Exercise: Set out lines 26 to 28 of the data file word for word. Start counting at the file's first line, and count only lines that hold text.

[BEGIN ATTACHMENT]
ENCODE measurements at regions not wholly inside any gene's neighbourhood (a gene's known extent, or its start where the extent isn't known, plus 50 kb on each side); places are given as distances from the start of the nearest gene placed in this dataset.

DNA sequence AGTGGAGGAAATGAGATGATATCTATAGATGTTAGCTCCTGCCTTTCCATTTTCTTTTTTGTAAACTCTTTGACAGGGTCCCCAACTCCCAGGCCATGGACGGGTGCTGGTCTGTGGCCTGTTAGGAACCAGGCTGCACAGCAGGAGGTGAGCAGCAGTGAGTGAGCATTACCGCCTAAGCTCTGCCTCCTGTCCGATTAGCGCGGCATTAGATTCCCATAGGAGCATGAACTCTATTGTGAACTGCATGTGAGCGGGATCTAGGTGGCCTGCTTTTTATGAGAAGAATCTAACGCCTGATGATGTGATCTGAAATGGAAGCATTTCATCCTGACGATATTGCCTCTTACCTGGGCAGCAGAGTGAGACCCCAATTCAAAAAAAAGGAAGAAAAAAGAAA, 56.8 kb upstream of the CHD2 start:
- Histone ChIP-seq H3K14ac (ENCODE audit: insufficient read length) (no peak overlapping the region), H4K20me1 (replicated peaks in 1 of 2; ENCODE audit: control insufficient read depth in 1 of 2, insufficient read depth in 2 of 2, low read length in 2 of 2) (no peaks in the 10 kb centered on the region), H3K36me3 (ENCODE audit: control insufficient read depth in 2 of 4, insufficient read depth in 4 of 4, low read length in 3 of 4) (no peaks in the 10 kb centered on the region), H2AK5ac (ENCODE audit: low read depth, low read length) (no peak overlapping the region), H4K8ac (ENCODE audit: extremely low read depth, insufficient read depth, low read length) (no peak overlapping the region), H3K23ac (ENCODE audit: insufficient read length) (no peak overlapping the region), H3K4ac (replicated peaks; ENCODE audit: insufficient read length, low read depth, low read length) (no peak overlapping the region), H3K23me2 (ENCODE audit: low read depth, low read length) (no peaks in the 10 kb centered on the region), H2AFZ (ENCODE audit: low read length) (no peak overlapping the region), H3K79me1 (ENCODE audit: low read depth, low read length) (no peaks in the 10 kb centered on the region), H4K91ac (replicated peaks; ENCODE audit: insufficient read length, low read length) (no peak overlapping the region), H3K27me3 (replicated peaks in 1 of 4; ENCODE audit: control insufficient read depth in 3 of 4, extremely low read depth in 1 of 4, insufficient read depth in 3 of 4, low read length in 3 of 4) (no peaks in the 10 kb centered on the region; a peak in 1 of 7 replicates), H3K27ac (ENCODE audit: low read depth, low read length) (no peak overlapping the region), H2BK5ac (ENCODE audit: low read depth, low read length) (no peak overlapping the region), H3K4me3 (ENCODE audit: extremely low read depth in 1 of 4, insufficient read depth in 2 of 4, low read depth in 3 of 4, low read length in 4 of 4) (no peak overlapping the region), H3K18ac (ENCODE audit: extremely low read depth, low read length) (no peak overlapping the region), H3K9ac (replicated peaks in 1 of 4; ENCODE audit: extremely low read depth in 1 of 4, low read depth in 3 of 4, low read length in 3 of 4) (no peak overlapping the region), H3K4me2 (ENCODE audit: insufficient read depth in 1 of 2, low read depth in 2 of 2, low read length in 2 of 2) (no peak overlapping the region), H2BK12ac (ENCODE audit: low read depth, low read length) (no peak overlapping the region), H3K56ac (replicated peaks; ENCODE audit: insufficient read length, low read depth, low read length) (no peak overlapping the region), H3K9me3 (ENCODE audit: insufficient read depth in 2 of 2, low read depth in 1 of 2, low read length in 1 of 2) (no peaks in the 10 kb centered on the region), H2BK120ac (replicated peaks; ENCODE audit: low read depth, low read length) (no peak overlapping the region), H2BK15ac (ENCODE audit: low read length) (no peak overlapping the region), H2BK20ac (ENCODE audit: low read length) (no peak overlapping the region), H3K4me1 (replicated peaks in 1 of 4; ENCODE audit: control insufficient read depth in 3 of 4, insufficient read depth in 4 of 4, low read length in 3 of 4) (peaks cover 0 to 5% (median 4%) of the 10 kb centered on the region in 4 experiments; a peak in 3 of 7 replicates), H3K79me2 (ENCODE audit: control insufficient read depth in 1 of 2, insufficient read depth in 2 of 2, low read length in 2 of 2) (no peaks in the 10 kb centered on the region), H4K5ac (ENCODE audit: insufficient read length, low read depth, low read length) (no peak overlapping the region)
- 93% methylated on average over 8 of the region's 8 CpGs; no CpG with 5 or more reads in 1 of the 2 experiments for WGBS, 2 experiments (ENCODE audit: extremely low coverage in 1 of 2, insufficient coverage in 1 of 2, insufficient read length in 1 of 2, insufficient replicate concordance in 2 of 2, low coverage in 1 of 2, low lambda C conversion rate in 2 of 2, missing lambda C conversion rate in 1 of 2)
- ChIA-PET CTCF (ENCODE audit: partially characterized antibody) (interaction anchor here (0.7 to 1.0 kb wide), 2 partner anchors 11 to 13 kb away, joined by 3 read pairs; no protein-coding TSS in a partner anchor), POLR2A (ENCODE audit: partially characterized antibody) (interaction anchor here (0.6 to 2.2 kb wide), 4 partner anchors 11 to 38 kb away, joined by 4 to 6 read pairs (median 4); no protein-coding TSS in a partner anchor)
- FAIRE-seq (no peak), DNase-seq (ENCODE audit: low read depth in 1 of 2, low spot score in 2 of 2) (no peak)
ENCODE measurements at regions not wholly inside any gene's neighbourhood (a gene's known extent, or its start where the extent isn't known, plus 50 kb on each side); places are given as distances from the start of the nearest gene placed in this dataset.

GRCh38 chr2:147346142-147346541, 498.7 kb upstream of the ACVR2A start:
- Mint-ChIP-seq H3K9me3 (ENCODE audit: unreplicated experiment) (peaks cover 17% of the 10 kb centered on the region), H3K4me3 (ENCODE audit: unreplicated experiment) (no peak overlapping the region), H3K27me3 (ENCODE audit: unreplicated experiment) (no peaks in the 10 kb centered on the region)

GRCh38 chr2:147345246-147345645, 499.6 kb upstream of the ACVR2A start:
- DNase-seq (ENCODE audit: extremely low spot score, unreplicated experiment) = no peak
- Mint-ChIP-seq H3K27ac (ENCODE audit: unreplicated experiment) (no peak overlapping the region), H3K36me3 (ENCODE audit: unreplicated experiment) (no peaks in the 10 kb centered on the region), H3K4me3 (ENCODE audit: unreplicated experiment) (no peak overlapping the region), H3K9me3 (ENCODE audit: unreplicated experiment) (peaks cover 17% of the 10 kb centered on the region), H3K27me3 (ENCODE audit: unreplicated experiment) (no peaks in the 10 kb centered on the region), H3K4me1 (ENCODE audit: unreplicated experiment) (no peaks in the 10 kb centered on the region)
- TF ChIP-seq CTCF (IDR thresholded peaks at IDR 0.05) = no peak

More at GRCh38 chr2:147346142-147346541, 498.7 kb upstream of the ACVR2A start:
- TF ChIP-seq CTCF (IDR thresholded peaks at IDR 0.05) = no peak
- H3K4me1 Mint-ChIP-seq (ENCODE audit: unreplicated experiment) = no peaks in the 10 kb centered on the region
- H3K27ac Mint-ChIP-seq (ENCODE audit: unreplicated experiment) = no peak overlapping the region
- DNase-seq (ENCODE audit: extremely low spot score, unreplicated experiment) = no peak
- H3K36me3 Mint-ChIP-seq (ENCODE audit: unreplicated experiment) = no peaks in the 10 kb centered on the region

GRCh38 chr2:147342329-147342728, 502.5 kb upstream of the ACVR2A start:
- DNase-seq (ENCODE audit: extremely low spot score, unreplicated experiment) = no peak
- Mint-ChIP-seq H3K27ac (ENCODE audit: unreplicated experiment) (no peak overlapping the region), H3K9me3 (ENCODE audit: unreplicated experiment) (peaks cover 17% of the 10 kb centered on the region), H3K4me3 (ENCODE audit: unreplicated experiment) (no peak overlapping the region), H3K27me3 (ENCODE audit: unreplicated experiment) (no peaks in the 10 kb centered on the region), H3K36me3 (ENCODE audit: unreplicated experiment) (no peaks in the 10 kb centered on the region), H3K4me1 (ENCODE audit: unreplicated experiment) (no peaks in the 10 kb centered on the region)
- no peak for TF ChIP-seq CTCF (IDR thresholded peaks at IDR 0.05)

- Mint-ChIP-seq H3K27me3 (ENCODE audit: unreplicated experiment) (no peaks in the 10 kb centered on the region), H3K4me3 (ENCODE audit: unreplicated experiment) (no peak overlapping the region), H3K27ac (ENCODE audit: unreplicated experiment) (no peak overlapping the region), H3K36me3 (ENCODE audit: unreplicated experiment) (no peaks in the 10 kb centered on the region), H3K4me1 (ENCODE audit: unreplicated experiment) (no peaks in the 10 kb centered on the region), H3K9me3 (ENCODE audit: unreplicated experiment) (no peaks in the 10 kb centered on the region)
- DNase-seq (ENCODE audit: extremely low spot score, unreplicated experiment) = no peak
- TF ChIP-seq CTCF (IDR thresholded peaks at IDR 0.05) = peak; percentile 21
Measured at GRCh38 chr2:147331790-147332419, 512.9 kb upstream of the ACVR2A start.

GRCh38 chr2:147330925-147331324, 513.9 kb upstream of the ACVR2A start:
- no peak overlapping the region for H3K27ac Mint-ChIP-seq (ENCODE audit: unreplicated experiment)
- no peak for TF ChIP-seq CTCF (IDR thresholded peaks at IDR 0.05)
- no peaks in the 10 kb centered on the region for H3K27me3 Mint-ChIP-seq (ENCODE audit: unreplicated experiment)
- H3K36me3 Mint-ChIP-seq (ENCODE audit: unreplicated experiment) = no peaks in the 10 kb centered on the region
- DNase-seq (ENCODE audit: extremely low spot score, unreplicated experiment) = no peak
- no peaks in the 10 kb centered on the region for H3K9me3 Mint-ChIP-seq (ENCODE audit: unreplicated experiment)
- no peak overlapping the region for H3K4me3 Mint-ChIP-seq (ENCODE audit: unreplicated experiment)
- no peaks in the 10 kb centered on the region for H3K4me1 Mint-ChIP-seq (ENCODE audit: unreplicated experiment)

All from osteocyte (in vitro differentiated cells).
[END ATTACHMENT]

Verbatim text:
- TF ChIP-seq CTCF (IDR thresholded peaks at IDR 0.05) = peak; percentile 21
Measured at GRCh38 chr2:147331790-147332419, 512.9 kb upstream of the ACVR2A start.

GRCh38 chr2:147330925-147331324, 513.9 kb upstream of the ACVR2A start: